‘—king bitch,’ I heard him cry.

‘Do you want some?’ SH responded as I wrapped my arms around her waist. ‘I know bartitsu mate. I’ll Keanu Reeves your arse.’

‘She’s had a bit to drink,’ I offered as way of explanation.

‘She’s pilling off her tits.’

‘Tits!’ SH laughed. ‘Hear that, John! Can’t even come up with a suitable comeback that doesn’t boil me down to my base assets. Typical bloody apes!’

SH tried to break free of my grip and launch herself at the man. Before I lost my grip, I too felt a pair of arms around me as SH and I were lifted off the dancefloor by a bouncer and out of the club.

Several moments later, we were sat on the curb outside the Diogenes, sharing a cigarette. SH’s head bobbed up and down as if agreeing with a point I was yet to make.

‘That helpful was it?’ I asked, exhaling deeply.

‘Your Mum’s roast dinner okay?’ she slurred.


‘Your Mum’s roast dinner. There’s a splash of gravy on your left shirt cuff. As you constantly tell me, you can’t cook to save your life. And seeing as we’re back in Manchester, literally the only other person who would be cooking for you is your mother. Now equally you could have been out for a meal with any – belch – any number of the lovely boys on your Nokia. However, Mummy knows best doesn’t she?’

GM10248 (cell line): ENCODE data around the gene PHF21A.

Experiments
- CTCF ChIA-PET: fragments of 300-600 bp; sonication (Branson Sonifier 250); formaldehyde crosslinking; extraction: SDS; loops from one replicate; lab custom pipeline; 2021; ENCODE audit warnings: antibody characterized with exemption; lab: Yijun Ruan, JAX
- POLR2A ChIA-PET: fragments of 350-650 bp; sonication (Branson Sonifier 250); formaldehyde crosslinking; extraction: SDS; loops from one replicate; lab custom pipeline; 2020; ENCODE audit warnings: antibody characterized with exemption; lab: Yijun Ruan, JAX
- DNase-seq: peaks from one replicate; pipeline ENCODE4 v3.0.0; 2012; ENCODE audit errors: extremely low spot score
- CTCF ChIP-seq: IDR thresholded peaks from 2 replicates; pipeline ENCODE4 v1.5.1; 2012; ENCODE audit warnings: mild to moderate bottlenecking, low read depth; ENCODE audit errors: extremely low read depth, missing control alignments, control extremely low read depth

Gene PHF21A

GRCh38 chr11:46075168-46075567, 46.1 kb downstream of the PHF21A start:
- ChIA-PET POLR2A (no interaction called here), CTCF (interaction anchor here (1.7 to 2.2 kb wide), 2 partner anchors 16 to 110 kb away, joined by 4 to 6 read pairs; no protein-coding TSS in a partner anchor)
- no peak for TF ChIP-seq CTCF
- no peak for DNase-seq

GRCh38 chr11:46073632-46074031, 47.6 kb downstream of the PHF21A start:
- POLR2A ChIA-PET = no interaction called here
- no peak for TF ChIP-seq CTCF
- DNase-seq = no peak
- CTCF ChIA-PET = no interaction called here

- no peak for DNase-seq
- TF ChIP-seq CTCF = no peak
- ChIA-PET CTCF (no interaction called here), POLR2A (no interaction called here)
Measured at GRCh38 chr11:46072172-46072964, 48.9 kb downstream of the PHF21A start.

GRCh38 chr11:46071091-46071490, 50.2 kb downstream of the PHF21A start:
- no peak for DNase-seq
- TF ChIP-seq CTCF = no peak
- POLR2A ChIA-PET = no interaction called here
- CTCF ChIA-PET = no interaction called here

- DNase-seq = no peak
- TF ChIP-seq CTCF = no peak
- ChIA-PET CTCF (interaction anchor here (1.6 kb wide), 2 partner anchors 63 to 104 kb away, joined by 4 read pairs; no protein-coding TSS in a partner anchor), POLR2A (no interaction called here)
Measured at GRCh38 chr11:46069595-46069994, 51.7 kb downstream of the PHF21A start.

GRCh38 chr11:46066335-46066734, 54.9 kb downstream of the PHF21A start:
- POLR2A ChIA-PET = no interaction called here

‘Don’t play your tricks now,’ I blushed. ‘Just tell me what the hell was going on in there.’

The response: ‘I have to go somewhere, yeah?’


‘I dunno.’ She lit another cigarette. ‘Just got to get away for a bit.’

‘Look your brother is—‘

‘Just listen to me,’ she sighed. ‘I’m off. My mind is rebelling at all this stagnation, yeah?’

Dumbfounded by her attitude, I found myself stationary as SH lifted herself of the curb and began to clomp away in her heavy boots.

‘Where… Where are you going?’ I managed to stutter. ‘What about uni?’

‘Bollocks to it,’ she shouted over her shoulder. ‘There’s a big bloody world out there, John. See you in a couple of months.’